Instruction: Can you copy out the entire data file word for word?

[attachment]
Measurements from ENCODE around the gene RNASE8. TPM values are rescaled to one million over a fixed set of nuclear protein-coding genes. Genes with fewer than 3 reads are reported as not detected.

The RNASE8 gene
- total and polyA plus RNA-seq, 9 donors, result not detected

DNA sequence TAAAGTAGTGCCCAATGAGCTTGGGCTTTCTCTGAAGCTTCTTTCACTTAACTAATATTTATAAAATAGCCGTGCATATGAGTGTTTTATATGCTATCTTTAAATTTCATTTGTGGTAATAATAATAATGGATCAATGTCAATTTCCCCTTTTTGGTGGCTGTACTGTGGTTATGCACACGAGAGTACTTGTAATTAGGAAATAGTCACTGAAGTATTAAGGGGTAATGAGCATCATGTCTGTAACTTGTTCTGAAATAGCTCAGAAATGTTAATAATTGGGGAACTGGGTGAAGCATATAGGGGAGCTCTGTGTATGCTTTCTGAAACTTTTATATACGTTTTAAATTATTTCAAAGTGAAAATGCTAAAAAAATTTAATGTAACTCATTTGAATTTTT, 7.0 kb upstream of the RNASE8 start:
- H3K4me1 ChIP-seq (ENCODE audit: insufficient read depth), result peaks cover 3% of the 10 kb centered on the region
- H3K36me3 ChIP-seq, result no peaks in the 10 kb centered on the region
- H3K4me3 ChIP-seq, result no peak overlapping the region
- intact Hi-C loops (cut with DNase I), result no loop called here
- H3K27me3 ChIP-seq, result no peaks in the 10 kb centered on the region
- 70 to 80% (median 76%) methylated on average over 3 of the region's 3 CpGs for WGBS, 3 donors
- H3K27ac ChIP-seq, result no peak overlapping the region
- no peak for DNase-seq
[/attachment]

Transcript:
Measurements from ENCODE around the gene RNASE8. TPM values are rescaled to one million over a fixed set of nuclear protein-coding genes. Genes with fewer than 3 reads are reported as not detected.

The RNASE8 gene
- total and polyA plus RNA-seq, 9 donors, result not detected

DNA sequence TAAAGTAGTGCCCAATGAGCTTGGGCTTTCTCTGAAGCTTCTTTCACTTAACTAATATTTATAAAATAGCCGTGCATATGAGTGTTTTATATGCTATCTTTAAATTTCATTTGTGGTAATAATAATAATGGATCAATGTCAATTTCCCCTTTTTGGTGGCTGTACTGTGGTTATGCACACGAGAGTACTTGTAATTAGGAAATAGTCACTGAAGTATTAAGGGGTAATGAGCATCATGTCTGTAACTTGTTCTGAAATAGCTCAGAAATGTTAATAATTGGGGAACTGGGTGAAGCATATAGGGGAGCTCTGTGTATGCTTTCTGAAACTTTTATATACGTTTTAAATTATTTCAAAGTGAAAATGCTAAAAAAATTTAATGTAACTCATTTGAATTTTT, 7.0 kb upstream of the RNASE8 start:
- H3K4me1 ChIP-seq (ENCODE audit: insufficient read depth), result peaks cover 3% of the 10 kb centered on the region
- H3K36me3 ChIP-seq, result no peaks in the 10 kb centered on the region
- H3K4me3 ChIP-seq, result no peak overlapping the region
- intact Hi-C loops (cut with DNase I), result no loop called here
- H3K27me3 ChIP-seq, result no peaks in the 10 kb centered on the region
- 70 to 80% (median 76%) methylated on average over 3 of the region's 3 CpGs for WGBS, 3 donors
- H3K27ac ChIP-seq, result no peak overlapping the region
- no peak for DNase-seq